This is the second part of a three part review of Learning How to Learn. Here are the links to part I and part III.
Drs. Oakley and Sejnowski cover a lot of ground in Learning How to Learn: How to Succeed in School Without Spending All Your Time Studying. Yes, it’s chock-full of neuroscience, goofy (and memorable) images, very practical tips, and bracing exhortations.
Yet it’s not really about about “quick-fixes” or even, as the kids say theses days, “hacks.” The book’s more profound take-aways for folks who work in the education business, as teachers, policy-makers, or leaders are:
- Metaphors matter when it comes to learning anything;
- Mastery requires deliberate practice.
I think that if folks got their head around the first point, so much else would fall into place. I believe that bad metaphors or a poor understanding of how they work is at the root of many issues, including our current polarized political climate. Allow me to justify this claim.
We speak and think in metaphors all the time without noticing. Part of this is because a lot of our metaphors are so worn that they have lost the force of the original meaning. Part of it is because metaphorical communication is the only way to tell a truth about the world, at least as well as we can understand it.
Kids learn this way – by comparing one thing or process with another, unfamiliar thing or process.
The more they know about the world, the more they can name and describe things, or relate them to stories that they know, the more quickly they can assimilate and/or discard comparisons that no longer hold. The fewer stories they know, the fewer connections or conjectures they can make when faced with novel situations.
So far, so good. What does this have to do with polarization?
I’m convinced that pedagogy that focuses on strategies or skills for reading comprehension falls prey (see, that’s a metaphor) to the false notion that thinking can be divorced from meaning. That’s why I really don’t like the phrase “critical thinking.” Thinking occurs when we are thinking about something.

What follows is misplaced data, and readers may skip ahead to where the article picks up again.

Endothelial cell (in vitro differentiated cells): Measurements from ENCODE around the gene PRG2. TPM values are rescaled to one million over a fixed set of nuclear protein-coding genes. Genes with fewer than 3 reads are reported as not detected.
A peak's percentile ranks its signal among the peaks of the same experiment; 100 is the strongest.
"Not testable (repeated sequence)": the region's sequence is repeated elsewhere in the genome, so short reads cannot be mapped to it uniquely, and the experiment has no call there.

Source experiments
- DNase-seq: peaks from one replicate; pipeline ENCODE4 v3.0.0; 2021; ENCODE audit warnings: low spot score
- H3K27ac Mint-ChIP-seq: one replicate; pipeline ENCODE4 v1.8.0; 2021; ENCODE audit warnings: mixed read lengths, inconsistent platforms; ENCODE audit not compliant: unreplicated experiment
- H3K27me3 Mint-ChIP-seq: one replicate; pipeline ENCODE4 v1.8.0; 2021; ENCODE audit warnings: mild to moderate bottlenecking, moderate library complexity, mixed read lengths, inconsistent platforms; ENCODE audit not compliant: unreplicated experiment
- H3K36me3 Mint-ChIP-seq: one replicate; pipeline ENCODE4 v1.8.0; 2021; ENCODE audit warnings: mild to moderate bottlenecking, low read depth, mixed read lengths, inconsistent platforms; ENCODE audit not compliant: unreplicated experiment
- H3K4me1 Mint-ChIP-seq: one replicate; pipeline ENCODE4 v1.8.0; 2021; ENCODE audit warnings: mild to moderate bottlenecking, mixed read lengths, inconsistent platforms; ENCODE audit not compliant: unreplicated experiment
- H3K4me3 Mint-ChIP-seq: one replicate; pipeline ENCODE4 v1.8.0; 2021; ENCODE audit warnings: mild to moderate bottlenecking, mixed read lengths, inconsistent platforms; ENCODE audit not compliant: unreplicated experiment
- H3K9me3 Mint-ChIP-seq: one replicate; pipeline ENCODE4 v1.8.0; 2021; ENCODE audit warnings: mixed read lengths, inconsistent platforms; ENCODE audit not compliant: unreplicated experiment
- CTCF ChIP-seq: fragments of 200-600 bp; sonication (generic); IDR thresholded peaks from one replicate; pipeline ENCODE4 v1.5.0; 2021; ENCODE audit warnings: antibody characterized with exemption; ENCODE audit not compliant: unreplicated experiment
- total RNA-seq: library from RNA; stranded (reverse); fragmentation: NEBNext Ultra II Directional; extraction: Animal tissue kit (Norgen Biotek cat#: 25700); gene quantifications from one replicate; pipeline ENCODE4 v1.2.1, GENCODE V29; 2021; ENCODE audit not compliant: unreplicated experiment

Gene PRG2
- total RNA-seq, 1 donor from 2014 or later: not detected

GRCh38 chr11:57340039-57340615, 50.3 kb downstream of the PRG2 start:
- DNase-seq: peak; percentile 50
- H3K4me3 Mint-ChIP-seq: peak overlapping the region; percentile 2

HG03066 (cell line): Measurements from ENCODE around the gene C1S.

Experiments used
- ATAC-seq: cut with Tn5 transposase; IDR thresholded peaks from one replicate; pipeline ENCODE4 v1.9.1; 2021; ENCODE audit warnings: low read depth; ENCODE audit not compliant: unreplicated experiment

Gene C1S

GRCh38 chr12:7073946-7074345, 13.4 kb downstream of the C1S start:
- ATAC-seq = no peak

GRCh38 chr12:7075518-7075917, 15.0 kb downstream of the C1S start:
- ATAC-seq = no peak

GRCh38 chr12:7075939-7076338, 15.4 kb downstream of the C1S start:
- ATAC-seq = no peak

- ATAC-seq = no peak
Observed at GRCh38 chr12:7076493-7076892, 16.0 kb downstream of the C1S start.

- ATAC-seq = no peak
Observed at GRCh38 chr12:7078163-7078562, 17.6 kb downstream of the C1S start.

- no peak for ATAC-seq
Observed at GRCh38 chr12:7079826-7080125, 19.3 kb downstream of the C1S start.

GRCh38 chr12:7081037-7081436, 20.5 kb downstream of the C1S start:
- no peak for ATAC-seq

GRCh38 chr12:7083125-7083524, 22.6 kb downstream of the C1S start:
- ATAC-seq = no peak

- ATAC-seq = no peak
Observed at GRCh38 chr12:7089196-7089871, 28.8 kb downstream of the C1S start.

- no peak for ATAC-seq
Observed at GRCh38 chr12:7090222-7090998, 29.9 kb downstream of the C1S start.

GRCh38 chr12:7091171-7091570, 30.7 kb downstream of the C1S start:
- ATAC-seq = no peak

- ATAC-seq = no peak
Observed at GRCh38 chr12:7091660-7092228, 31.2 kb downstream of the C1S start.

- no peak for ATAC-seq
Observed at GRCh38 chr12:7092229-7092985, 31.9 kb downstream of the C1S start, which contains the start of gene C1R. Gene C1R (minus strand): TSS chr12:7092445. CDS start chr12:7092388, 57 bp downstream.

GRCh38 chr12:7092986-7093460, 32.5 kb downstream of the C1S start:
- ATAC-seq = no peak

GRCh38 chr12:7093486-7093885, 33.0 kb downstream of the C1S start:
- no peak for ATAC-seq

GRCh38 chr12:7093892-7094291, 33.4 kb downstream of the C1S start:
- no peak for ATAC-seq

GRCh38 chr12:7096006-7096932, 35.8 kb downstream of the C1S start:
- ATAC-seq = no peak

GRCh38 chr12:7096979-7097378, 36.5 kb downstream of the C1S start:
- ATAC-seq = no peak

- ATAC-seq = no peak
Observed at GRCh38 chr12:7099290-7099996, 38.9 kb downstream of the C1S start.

But if kids are deprived of knowledge about the cultural web of metaphors, allusions, and references that we’ve all created through our speech, how can we expect them to become curious about things? Eager to read to learn?
Here is an excerpt from a forthcoming book, The Knowledge Gap, by Natalie Wexler, as cited by a recent Knowledge Matters Campaign release on NAEP scores. I just ran across it today, and I CANNOT wait to read the book. I think it demonstrates this point with perfect (and tragic) clarity:
In Ms. Arredondo’s first-grade classroom, the focus of the lesson is the skill of identifying captions, after a recent test showed that most students couldn’t distinguish them from subtitles.
Ms. Arredondo is trying to get the kids to understand the concept of a caption, which she’s explained before: it’s a label that tells us about a picture. When it’s clear the kids don’t remember the definition, she tells them again.
But the kids have trouble grasping the idea. “Words?” one student ventures, when asked to repeat the definition. What the students are interested in is what’s going on in the pictures. When Ms. Arredondo shows the children a book with a picture of a shark, they’re eager to know what the shark is eating. When she shows them a picture of a planet, they want to know if it’s the moon. But Ms. Arredondo doesn’t answer these questions, because the point is not to have students learn about sharks or planets but to identify the captions that go with the pictures.
By the time she shows the students a funny photograph of a bunch of goats that have climbed a tree–a photo that cries out for an explanation–they don’t even ask about it. It’s not clear they’ve learned what a caption is, but they seem to have learned that their questions about the content of the photos aren’t going to be answered.
One of the arguments in favor of reading used to be that it gave you the experience of getting out of your own skin and experiencing the world through the eyes of another, only to discover that you had more in common with them than you initially thought. In other worlds, fiction helps develop your theory of mind and your imagination. One might even go so far as to say your empathy.
But if kids don’t read books that stretch them much past their own experiences or lives and they are taught that books are really just an exercise in “getting to the main idea,” for instance, they won’t be able to:
- Understand that other people have inner lives and motives too, and that disagreements do not make them your enemy
- Comprehend arguments that draw on historical comparisons or philosophical schools of thought that are unfamiliar
- Have a nexus of diverse metaphors into which they can weave or challenge new ideas.
Kids who learn about, say, the Roman Monarchy, Republic, and Empire, are arguably on a far better footing later in life when it comes time to learn about the American Revolution. What made it so radical? What ancient examples were the founders both drawing on and resisting? Were they successful? If so, how so? If not, why not?
We lament the state of civics education in this country. And we are right to do so. But that’s a symptom of (and I use this in its literal, not pejorative sense) ignorance. The word ignorant simply means “without knowledge.” We can’t blame the students. The educational system has in many cases been rigged specifically against imparting knowledge.
We’ll take a closer look at what deliberate practice is and why it’s so important on Monday.